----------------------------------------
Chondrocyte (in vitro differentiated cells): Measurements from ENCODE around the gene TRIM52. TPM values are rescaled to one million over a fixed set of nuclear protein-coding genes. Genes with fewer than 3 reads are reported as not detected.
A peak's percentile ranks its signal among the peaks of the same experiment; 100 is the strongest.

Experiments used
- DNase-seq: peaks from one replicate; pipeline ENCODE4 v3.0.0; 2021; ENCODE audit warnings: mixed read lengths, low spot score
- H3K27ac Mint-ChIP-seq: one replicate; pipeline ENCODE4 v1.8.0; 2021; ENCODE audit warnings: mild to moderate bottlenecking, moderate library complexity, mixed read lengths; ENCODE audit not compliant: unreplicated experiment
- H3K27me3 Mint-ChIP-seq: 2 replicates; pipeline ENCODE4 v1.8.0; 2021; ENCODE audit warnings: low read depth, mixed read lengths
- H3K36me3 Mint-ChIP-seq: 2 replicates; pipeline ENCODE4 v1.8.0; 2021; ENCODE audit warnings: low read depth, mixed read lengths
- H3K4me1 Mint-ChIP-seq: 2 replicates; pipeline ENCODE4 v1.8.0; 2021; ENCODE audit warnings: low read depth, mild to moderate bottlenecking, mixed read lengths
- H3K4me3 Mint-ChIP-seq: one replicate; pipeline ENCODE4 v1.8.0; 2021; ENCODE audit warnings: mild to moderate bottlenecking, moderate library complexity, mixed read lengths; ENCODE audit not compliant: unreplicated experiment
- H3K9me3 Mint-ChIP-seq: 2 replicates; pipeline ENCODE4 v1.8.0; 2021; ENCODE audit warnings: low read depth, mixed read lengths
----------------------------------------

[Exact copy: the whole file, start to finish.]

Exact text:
Chondrocyte (in vitro differentiated cells): Measurements from ENCODE around the gene TRIM52. TPM values are rescaled to one million over a fixed set of nuclear protein-coding genes. Genes with fewer than 3 reads are reported as not detected.
A peak's percentile ranks its signal among the peaks of the same experiment; 100 is the strongest.

Experiments used
- DNase-seq: peaks from one replicate; pipeline ENCODE4 v3.0.0; 2021; ENCODE audit warnings: mixed read lengths, low spot score
- H3K27ac Mint-ChIP-seq: one replicate; pipeline ENCODE4 v1.8.0; 2021; ENCODE audit warnings: mild to moderate bottlenecking, moderate library complexity, mixed read lengths; ENCODE audit not compliant: unreplicated experiment
- H3K27me3 Mint-ChIP-seq: 2 replicates; pipeline ENCODE4 v1.8.0; 2021; ENCODE audit warnings: low read depth, mixed read lengths
- H3K36me3 Mint-ChIP-seq: 2 replicates; pipeline ENCODE4 v1.8.0; 2021; ENCODE audit warnings: low read depth, mixed read lengths
- H3K4me1 Mint-ChIP-seq: 2 replicates; pipeline ENCODE4 v1.8.0; 2021; ENCODE audit warnings: low read depth, mild to moderate bottlenecking, mixed read lengths
- H3K4me3 Mint-ChIP-seq: one replicate; pipeline ENCODE4 v1.8.0; 2021; ENCODE audit warnings: mild to moderate bottlenecking, moderate library complexity, mixed read lengths; ENCODE audit not compliant: unreplicated experiment
- H3K9me3 Mint-ChIP-seq: 2 replicates; pipeline ENCODE4 v1.8.0; 2021; ENCODE audit warnings: low read depth, mixed read lengths